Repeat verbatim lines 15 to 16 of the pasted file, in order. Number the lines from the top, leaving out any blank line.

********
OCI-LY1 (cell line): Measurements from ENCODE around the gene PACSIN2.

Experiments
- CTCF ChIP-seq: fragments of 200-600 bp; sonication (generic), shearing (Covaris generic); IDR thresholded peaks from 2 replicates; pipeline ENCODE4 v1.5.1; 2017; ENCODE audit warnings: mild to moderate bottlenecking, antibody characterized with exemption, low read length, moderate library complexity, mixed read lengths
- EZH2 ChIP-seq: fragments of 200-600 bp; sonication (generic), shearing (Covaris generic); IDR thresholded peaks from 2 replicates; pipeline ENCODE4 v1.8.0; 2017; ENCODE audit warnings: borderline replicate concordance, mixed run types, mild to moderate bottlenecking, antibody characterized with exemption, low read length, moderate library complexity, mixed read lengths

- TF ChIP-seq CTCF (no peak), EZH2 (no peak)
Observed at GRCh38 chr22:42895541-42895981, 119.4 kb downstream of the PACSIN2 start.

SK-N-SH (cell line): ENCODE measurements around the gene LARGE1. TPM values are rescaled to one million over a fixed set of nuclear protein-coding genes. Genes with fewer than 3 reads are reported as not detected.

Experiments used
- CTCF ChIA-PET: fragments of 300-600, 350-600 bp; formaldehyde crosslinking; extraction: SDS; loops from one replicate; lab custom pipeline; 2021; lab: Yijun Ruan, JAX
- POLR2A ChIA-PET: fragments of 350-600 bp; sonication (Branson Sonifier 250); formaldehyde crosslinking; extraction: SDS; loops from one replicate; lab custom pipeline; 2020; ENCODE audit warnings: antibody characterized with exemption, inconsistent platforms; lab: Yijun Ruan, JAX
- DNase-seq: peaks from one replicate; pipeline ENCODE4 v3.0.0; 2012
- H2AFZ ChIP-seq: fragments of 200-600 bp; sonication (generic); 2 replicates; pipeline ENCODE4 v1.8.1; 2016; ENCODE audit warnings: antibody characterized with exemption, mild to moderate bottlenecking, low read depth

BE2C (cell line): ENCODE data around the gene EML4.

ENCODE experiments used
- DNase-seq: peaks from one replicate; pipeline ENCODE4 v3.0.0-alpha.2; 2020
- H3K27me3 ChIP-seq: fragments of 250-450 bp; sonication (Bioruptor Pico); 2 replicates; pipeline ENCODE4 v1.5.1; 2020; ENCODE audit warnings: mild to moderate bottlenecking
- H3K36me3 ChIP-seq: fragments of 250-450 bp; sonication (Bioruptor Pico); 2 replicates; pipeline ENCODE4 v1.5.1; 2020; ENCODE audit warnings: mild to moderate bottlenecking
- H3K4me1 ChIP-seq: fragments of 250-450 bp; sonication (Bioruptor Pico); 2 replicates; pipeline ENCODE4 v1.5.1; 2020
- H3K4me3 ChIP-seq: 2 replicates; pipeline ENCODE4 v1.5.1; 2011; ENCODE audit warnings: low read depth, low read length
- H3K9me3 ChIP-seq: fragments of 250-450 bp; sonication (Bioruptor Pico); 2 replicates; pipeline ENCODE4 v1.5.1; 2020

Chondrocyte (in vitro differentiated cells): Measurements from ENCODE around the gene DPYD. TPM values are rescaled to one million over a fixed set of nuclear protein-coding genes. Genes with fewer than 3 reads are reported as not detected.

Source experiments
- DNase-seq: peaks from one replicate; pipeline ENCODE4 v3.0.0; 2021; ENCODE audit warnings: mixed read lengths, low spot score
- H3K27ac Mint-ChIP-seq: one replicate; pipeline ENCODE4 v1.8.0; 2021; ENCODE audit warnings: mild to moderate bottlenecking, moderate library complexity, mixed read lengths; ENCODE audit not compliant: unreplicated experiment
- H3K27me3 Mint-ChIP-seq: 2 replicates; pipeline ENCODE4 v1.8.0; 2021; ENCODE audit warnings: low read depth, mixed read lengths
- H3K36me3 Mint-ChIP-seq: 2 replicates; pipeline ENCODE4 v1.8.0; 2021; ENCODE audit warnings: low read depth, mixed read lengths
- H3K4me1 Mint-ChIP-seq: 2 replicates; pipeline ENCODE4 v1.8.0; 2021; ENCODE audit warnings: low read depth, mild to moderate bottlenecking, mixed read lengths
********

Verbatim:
- DNase-seq: peaks from one replicate; pipeline ENCODE4 v3.0.0-alpha.2; 2020
- H3K27me3 ChIP-seq: fragments of 250-450 bp; sonication (Bioruptor Pico); 2 replicates; pipeline ENCODE4 v1.5.1; 2020; ENCODE audit warnings: mild to moderate bottlenecking